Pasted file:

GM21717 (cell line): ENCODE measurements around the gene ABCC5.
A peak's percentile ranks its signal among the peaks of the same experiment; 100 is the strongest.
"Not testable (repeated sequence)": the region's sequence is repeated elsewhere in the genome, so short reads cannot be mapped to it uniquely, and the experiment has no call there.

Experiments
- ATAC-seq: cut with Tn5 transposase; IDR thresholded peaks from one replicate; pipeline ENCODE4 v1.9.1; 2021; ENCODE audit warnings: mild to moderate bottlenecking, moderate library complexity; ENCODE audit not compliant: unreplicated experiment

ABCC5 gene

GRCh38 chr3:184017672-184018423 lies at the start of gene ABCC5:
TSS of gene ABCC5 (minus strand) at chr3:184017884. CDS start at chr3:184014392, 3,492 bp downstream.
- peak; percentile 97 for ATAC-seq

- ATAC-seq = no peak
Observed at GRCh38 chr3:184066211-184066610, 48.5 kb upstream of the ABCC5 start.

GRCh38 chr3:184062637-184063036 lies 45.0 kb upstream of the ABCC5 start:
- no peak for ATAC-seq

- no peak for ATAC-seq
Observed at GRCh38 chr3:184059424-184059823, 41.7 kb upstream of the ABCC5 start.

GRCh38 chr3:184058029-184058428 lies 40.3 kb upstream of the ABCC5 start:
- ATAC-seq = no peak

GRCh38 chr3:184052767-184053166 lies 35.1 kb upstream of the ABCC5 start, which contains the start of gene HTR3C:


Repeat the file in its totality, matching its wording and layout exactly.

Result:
GM21717 (cell line): ENCODE measurements around the gene ABCC5.
A peak's percentile ranks its signal among the peaks of the same experiment; 100 is the strongest.
"Not testable (repeated sequence)": the region's sequence is repeated elsewhere in the genome, so short reads cannot be mapped to it uniquely, and the experiment has no call there.

Experiments
- ATAC-seq: cut with Tn5 transposase; IDR thresholded peaks from one replicate; pipeline ENCODE4 v1.9.1; 2021; ENCODE audit warnings: mild to moderate bottlenecking, moderate library complexity; ENCODE audit not compliant: unreplicated experiment

ABCC5 gene

GRCh38 chr3:184017672-184018423 lies at the start of gene ABCC5:
TSS of gene ABCC5 (minus strand) at chr3:184017884. CDS start at chr3:184014392, 3,492 bp downstream.
- peak; percentile 97 for ATAC-seq

- ATAC-seq = no peak
Observed at GRCh38 chr3:184066211-184066610, 48.5 kb upstream of the ABCC5 start.

GRCh38 chr3:184062637-184063036 lies 45.0 kb upstream of the ABCC5 start:
- no peak for ATAC-seq

- no peak for ATAC-seq
Observed at GRCh38 chr3:184059424-184059823, 41.7 kb upstream of the ABCC5 start.

GRCh38 chr3:184058029-184058428 lies 40.3 kb upstream of the ABCC5 start:
- ATAC-seq = no peak

GRCh38 chr3:184052767-184053166 lies 35.1 kb upstream of the ABCC5 start, which contains the start of gene HTR3C: